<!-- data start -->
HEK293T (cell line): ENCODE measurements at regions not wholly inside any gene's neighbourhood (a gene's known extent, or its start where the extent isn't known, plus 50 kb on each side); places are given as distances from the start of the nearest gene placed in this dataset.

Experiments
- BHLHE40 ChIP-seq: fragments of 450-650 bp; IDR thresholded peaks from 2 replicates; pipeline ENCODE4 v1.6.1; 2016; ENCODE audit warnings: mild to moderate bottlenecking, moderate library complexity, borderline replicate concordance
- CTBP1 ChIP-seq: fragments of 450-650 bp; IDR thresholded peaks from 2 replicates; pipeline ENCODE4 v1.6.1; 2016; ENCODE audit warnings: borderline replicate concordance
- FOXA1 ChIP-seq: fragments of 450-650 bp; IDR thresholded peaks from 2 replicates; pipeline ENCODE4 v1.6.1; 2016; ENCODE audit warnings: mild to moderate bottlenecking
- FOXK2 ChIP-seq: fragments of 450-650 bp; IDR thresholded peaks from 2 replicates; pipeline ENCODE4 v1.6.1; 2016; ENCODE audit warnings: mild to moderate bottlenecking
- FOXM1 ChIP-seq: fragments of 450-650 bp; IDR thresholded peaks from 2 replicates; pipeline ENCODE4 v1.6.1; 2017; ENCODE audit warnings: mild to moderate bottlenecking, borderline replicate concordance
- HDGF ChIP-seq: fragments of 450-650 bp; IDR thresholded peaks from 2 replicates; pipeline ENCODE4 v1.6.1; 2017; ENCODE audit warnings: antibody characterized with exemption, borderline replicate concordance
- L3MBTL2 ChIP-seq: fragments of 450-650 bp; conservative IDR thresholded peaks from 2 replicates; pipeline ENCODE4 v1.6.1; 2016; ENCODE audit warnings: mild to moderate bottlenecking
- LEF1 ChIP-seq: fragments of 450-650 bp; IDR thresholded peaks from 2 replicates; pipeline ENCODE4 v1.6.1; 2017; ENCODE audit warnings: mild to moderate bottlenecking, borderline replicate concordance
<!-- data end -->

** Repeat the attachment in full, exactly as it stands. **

HEK293T (cell line): ENCODE measurements at regions not wholly inside any gene's neighbourhood (a gene's known extent, or its start where the extent isn't known, plus 50 kb on each side); places are given as distances from the start of the nearest gene placed in this dataset.

Experiments
- BHLHE40 ChIP-seq: fragments of 450-650 bp; IDR thresholded peaks from 2 replicates; pipeline ENCODE4 v1.6.1; 2016; ENCODE audit warnings: mild to moderate bottlenecking, moderate library complexity, borderline replicate concordance
- CTBP1 ChIP-seq: fragments of 450-650 bp; IDR thresholded peaks from 2 replicates; pipeline ENCODE4 v1.6.1; 2016; ENCODE audit warnings: borderline replicate concordance
- FOXA1 ChIP-seq: fragments of 450-650 bp; IDR thresholded peaks from 2 replicates; pipeline ENCODE4 v1.6.1; 2016; ENCODE audit warnings: mild to moderate bottlenecking
- FOXK2 ChIP-seq: fragments of 450-650 bp; IDR thresholded peaks from 2 replicates; pipeline ENCODE4 v1.6.1; 2016; ENCODE audit warnings: mild to moderate bottlenecking
- FOXM1 ChIP-seq: fragments of 450-650 bp; IDR thresholded peaks from 2 replicates; pipeline ENCODE4 v1.6.1; 2017; ENCODE audit warnings: mild to moderate bottlenecking, borderline replicate concordance
- HDGF ChIP-seq: fragments of 450-650 bp; IDR thresholded peaks from 2 replicates; pipeline ENCODE4 v1.6.1; 2017; ENCODE audit warnings: antibody characterized with exemption, borderline replicate concordance
- L3MBTL2 ChIP-seq: fragments of 450-650 bp; conservative IDR thresholded peaks from 2 replicates; pipeline ENCODE4 v1.6.1; 2016; ENCODE audit warnings: mild to moderate bottlenecking
- LEF1 ChIP-seq: fragments of 450-650 bp; IDR thresholded peaks from 2 replicates; pipeline ENCODE4 v1.6.1; 2017; ENCODE audit warnings: mild to moderate bottlenecking, borderline replicate concordance